Tech firms pitch border options

At Las Vegas’s famed Consumer Electronics Show, some vendors are suggesting alternatives to the Trump wall.

Quandergy Systems says its Lidar, a laser-based detection system used in some self-driving car prototypes, could be used on the border less expensively and more effectively than a physical barrier like a wall.

“It can see day and night in any weather and can automatically track intruders, and give the GPS coordinates in real time to patrol officers,” said Quanergy Systems exec Louay Eldada in a prepared statement. The company says the technology is being tested with pilot projects along the India-Pakistan border and a small section of the southern U.S. border. Another firm, Anduril, is working along similar lines.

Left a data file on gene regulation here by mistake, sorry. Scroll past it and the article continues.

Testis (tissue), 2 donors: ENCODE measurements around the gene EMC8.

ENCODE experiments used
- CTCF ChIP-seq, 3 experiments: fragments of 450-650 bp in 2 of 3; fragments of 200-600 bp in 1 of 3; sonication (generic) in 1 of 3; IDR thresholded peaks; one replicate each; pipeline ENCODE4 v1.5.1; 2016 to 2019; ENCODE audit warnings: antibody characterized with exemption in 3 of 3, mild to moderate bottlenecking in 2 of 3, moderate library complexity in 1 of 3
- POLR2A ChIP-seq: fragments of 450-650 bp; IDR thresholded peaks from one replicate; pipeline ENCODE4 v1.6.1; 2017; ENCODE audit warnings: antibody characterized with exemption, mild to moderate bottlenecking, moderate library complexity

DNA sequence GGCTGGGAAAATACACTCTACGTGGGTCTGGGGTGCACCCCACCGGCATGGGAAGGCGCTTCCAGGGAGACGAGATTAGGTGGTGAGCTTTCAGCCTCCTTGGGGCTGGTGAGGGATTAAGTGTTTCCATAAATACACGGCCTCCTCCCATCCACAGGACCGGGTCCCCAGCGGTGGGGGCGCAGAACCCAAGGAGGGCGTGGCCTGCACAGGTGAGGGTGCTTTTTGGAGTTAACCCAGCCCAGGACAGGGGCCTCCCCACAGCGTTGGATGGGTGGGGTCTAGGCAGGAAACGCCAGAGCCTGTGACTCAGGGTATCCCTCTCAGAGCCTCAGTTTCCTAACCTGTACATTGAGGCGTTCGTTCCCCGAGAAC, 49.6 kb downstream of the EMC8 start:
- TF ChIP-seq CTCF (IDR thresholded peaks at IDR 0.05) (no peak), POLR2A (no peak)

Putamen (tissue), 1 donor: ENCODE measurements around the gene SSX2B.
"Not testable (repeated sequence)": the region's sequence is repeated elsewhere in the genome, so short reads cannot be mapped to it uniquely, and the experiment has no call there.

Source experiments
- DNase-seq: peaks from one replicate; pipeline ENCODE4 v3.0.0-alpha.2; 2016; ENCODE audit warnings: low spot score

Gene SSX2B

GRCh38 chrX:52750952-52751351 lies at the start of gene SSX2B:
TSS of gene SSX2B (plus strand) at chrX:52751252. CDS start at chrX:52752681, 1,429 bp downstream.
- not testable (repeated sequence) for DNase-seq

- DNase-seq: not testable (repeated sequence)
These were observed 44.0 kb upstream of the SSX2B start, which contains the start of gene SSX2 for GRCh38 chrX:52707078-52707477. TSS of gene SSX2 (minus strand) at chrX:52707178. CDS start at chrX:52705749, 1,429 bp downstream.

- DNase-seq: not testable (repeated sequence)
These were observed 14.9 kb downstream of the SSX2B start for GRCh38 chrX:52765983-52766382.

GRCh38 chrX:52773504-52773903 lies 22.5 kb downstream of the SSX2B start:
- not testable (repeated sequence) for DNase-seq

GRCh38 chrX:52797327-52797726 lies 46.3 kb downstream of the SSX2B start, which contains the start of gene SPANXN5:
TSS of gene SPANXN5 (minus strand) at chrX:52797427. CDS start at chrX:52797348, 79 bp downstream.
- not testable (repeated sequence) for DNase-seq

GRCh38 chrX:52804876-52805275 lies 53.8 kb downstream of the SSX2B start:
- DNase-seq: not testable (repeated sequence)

A decade or so ago, when the technology was less advanced, the U.S. funded some work on a “virtual wall” by Boeing that used advanced cameras, radar and vibration sensors. In 2010, the project was halted by the U.S. because of unmet deadlines and the difficulty of using electronic gear in rugged terrain.

CNBC last month reported from Del Rio, Texas, on a prototype in use on the border and found that locals preferred the electronic surveillance techniques at work over a physical structure.

No cost figures were given on an electronic system. There is no word on whether Mexico would pay for it.